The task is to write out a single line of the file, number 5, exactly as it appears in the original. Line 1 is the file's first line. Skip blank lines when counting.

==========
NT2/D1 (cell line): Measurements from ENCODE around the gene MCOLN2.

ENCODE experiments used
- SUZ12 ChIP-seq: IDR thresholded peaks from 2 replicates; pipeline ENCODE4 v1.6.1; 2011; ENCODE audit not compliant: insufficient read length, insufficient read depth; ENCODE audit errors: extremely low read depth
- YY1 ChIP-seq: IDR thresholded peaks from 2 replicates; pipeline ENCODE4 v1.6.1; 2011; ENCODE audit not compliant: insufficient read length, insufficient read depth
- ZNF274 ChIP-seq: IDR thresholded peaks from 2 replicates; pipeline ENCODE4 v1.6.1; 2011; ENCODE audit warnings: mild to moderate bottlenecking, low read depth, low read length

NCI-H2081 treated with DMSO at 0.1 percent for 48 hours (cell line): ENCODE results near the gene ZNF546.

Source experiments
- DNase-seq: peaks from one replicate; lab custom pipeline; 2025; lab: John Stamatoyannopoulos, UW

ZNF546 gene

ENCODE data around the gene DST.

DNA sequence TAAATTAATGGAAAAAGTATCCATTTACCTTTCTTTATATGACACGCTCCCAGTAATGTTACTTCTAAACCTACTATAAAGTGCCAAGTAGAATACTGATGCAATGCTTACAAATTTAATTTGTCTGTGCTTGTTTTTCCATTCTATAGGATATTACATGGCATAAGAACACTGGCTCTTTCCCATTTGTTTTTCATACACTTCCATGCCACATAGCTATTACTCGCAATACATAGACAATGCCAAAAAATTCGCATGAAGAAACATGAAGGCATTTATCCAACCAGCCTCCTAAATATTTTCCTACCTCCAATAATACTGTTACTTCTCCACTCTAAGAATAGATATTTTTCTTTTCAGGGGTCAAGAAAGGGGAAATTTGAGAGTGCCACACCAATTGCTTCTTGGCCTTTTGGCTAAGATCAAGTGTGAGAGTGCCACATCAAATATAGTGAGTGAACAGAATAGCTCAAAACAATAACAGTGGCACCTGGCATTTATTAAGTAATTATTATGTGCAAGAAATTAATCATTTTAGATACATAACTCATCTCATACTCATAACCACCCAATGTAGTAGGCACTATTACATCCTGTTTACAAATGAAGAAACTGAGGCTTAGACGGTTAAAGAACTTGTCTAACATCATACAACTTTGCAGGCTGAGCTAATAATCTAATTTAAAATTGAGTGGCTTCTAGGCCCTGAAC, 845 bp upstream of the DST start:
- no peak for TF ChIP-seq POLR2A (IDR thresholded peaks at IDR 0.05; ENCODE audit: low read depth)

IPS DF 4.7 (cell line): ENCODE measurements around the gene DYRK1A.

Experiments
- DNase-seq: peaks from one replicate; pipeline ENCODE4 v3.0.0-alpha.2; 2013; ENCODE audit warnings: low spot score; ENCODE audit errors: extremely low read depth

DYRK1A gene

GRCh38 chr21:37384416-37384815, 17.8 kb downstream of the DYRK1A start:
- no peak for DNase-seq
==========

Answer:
- ZNF274 ChIP-seq: IDR thresholded peaks from 2 replicates; pipeline ENCODE4 v1.6.1; 2011; ENCODE audit warnings: mild to moderate bottlenecking, low read depth, low read length